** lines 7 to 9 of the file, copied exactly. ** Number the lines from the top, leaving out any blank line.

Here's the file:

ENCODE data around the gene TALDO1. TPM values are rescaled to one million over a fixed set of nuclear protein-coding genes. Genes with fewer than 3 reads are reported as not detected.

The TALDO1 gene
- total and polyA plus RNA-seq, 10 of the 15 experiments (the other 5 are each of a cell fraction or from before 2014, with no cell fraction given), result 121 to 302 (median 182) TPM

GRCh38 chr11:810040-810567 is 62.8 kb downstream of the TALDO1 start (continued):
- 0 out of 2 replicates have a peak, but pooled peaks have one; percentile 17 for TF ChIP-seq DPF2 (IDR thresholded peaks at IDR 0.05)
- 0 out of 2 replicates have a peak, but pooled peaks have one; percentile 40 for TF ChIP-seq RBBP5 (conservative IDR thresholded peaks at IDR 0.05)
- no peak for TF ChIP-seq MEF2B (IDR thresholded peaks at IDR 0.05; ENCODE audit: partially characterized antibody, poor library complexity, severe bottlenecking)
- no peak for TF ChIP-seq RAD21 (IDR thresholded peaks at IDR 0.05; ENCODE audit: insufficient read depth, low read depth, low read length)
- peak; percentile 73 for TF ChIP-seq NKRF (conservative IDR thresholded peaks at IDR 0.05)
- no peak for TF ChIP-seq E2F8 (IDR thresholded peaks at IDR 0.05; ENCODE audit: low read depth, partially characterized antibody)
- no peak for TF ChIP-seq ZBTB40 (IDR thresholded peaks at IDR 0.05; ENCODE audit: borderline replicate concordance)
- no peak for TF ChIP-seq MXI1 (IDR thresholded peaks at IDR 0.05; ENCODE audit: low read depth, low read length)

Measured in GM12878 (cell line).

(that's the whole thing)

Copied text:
- no peak for TF ChIP-seq MEF2B (IDR thresholded peaks at IDR 0.05; ENCODE audit: partially characterized antibody, poor library complexity, severe bottlenecking)
- no peak for TF ChIP-seq RAD21 (IDR thresholded peaks at IDR 0.05; ENCODE audit: insufficient read depth, low read depth, low read length)
- peak; percentile 73 for TF ChIP-seq NKRF (conservative IDR thresholded peaks at IDR 0.05)